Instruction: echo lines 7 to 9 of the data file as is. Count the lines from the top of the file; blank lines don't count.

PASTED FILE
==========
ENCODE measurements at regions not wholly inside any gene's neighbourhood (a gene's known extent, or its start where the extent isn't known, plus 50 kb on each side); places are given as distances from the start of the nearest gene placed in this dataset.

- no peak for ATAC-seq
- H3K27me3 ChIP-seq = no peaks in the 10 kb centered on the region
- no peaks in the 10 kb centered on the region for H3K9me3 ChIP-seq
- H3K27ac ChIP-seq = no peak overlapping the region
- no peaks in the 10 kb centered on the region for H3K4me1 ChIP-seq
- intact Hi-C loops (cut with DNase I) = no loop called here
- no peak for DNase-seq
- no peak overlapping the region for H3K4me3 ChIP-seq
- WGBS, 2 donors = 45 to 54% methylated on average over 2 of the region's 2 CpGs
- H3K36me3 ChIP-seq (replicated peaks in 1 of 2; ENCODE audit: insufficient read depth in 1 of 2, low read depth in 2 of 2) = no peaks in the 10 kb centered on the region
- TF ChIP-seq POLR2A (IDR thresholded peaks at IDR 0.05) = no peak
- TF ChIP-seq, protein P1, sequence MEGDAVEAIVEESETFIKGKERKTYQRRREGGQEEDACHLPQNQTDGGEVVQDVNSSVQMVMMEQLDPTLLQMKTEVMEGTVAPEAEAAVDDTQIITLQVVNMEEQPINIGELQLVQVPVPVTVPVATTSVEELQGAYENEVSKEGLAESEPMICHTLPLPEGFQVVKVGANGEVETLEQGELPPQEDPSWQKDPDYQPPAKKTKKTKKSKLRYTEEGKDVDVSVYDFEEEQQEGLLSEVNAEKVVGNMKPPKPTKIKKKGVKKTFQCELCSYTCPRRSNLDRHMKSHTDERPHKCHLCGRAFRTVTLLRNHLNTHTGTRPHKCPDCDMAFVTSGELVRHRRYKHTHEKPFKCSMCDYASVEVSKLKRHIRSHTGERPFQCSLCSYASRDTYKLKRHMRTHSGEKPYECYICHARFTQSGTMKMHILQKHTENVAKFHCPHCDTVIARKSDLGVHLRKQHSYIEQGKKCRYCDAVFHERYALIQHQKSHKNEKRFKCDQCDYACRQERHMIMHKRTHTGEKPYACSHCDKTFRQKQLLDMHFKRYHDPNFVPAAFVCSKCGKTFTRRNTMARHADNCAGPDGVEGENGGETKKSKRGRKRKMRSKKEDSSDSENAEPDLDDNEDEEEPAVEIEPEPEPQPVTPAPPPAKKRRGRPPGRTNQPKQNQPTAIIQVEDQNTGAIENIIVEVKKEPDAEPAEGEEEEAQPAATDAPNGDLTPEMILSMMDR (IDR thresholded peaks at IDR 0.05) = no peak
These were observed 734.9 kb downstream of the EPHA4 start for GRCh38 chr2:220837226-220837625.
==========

- intact Hi-C loops (cut with DNase I) = no loop called here
- no peak for DNase-seq
- no peak overlapping the region for H3K4me3 ChIP-seq